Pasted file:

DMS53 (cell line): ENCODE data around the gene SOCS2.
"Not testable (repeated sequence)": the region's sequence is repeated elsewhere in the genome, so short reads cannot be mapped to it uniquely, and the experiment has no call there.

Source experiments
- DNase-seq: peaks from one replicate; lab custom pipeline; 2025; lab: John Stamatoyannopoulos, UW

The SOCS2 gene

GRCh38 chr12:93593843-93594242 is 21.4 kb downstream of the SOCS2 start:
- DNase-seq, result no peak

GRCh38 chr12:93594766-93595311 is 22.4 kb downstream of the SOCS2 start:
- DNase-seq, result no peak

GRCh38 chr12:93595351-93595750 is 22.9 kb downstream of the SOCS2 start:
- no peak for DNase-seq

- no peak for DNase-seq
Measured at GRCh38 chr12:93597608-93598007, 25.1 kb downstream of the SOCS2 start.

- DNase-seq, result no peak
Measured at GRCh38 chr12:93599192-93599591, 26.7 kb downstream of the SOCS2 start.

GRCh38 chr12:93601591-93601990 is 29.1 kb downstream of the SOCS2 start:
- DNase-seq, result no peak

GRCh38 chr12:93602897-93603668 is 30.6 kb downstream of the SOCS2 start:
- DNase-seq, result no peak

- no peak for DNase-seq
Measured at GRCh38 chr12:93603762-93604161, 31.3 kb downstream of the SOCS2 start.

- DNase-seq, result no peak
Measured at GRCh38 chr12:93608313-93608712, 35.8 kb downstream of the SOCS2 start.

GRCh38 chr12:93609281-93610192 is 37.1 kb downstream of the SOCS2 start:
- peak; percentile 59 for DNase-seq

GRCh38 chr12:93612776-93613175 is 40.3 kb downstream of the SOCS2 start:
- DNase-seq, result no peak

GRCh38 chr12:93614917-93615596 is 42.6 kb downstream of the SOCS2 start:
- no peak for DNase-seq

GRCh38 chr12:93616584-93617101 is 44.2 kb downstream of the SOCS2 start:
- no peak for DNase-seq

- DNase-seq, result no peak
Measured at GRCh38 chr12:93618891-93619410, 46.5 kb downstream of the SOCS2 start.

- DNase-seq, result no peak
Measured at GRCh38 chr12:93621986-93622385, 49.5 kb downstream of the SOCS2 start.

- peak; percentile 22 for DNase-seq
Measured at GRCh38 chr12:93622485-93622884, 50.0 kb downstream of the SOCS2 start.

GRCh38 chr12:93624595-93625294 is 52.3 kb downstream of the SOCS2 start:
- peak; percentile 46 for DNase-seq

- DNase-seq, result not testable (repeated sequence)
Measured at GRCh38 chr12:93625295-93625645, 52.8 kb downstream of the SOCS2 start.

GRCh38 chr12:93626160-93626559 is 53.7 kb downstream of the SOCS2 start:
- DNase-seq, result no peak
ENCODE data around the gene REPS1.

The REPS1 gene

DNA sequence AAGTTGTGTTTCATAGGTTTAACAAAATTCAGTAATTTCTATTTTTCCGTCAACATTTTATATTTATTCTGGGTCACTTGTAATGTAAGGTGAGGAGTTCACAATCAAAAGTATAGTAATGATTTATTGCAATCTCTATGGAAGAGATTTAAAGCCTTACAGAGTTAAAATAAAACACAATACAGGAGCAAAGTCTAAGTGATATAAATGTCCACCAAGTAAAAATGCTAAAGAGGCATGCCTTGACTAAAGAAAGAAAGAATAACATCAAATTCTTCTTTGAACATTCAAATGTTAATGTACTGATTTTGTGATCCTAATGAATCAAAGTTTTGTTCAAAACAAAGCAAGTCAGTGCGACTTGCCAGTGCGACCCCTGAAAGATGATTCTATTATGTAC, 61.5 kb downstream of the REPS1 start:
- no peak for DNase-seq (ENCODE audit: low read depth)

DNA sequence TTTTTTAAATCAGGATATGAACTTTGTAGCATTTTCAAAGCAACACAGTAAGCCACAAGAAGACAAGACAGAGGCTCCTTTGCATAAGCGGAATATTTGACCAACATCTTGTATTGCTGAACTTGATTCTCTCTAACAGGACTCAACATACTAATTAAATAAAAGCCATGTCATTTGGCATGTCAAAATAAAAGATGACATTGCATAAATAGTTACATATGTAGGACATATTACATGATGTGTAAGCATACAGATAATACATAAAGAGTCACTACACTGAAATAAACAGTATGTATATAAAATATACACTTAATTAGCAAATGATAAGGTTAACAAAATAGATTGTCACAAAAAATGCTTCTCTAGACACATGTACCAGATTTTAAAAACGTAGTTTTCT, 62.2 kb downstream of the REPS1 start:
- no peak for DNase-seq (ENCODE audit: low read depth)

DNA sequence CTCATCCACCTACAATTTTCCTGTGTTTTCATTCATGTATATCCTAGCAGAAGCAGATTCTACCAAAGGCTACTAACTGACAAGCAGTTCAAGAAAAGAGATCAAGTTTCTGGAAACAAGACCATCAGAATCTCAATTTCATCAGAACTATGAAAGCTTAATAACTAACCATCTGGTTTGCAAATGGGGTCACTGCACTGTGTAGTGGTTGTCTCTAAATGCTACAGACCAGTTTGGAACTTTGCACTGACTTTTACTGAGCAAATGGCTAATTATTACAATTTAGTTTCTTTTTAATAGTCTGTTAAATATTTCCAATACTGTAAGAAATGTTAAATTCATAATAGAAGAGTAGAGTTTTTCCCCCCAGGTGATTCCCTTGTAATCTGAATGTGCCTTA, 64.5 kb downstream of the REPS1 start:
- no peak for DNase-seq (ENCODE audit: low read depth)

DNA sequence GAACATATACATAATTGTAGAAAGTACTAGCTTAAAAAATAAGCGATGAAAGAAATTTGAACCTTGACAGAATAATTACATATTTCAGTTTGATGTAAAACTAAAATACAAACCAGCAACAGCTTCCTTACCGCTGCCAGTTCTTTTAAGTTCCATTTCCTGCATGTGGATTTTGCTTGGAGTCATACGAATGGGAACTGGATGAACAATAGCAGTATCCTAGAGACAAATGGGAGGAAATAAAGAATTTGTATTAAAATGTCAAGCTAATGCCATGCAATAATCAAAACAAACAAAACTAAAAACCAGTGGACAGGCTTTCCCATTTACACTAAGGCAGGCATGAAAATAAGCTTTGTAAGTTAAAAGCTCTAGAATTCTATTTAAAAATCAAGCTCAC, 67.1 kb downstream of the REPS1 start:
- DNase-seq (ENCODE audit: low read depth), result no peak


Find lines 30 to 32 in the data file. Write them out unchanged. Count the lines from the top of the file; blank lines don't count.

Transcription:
GRCh38 chr12:93616584-93617101 is 44.2 kb downstream of the SOCS2 start:
- no peak for DNase-seq

- DNase-seq, result no peak